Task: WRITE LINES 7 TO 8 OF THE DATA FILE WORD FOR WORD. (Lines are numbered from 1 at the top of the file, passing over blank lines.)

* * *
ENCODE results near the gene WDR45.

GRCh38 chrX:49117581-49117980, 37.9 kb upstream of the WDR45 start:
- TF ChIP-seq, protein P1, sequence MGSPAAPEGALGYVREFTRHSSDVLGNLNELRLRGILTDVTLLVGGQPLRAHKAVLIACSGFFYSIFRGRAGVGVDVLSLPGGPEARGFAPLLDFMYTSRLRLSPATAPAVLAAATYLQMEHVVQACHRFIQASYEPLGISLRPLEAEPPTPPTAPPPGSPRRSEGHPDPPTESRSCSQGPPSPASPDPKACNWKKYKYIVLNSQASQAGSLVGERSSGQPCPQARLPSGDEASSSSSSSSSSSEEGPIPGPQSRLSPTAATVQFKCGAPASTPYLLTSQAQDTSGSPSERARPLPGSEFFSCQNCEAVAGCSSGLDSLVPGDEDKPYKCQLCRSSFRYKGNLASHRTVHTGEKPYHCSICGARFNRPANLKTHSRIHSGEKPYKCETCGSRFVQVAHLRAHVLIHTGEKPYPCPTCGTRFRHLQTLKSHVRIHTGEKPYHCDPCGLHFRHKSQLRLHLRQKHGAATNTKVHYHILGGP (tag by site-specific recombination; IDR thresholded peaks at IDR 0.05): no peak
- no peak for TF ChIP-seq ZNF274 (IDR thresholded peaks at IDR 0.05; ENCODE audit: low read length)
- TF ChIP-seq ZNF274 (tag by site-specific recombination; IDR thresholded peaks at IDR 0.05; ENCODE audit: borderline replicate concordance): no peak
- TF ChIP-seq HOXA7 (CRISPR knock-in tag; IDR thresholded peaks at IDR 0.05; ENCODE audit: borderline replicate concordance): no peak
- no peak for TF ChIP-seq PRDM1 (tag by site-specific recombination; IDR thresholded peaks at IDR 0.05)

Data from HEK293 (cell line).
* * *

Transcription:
- no peak for TF ChIP-seq PRDM1 (tag by site-specific recombination; IDR thresholded peaks at IDR 0.05)

Data from HEK293 (cell line).